Martello lands $2.5M funding boost after two quarters of flat growth


Martello Technologies is getting a multimillion-dollar funding boost as it looks to bounce back from a pandemic-fuelled slump that stalled a years-long stretch of virtually uninterrupted growth.

The Kanata-based software firm has landed $2.5 million from the Federal Economic Development Agency for Southern Ontario, the company announced earlier this month. Martello says it plans to use the fresh capital to expand its software development team and market its flagship Vantage DX troubleshooting software for Microsoft users.

The new funding arrives as Martello is coming off two consecutive quarters of relatively flat revenue growth. 

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The Kanata-based network troubleshooting software company booked revenues of $4.46 million for the three-month period ending Dec. 31, down from $4.63 million a year earlier. Those results followed a quarter in which Martello’s revenues were flat compared with the previous fiscal year.

Meanwhile, the company’s share price on the TSX Venture Exchange has tumbled from 20 cents last spring to just six cents at the close of Wednesday’s trading.

But CEO John Proctor is forecasting better days ahead for the 110-person firm, which was a regular fixture on OBJ’s list of Ottawa’s fastest-growing companies just a few years ago.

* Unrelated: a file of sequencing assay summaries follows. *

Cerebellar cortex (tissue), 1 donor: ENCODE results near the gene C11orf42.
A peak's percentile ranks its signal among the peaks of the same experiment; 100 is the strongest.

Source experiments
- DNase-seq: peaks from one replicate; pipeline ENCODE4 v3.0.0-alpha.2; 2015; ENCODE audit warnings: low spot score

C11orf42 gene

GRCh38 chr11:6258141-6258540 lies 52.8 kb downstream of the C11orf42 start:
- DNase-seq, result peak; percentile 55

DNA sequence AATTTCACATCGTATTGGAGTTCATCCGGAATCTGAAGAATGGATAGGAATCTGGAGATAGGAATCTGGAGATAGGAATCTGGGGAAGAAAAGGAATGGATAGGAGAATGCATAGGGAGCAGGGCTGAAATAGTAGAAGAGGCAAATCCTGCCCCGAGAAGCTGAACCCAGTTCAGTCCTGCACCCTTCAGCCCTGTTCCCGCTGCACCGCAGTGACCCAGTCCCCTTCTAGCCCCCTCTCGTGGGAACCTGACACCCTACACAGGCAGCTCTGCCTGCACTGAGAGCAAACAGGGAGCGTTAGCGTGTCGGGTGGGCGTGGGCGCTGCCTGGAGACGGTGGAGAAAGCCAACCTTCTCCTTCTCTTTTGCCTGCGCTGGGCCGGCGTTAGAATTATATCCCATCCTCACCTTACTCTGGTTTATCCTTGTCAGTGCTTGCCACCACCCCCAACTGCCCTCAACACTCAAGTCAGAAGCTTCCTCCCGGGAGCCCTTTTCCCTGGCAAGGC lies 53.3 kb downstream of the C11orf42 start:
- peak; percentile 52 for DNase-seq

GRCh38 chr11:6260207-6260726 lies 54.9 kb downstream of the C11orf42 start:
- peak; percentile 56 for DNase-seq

Martello said Wednesday its free trial pipeline for Vantage DX has doubled to more than one million users since the beginning of January. 

‘Incredibly cool’

“That’s incredibly cool for us as a company,” Proctor told Techopia on Wednesday, adding that so far Martello has converted 70 per cent of those trials into paid subscriptions – what he called an “incredibly high” rate for the industry.

Released in December, Vantage DX gives users of Microsoft products such as Excel, PowerPoint and Teams real-time intelligence into network roadblocks and bottlenecks that can slow down the applications and make them less efficient.

Martello’s new offering helps IT experts pinpoint the exact source of data congestion – be it a wonky home network, a malfunctioning server or a breakdown in the service provider’s infrastructure – and can even head off potential issues before they occur by doing a “dry run” of Team calls and other software applications before they happen in real time.

“The guy on the help desk can say, ‘Ah, I can see exactly what the problem is,’” Proctor explained.

Buoyed by Vantage DX’s high conversion rate and the pending return to in-person meetings and trade shows that are the bread and butter of smaller firms such as Martello, the CEO believes the Kanata company is on the verge of a turnaround.

Proctor says he expects the firm’s headcount will approach 150 by this time next year as it adds more developers as well as sales and marketing staff in a push to deliver Vantage DX to even more customers. 

“I think the whole company feels we can see the light at the end of the tunnel,” he said. “The question is, how fast is that light coming towards us and can we manage that speed. That’s where the FedDev money comes in.”

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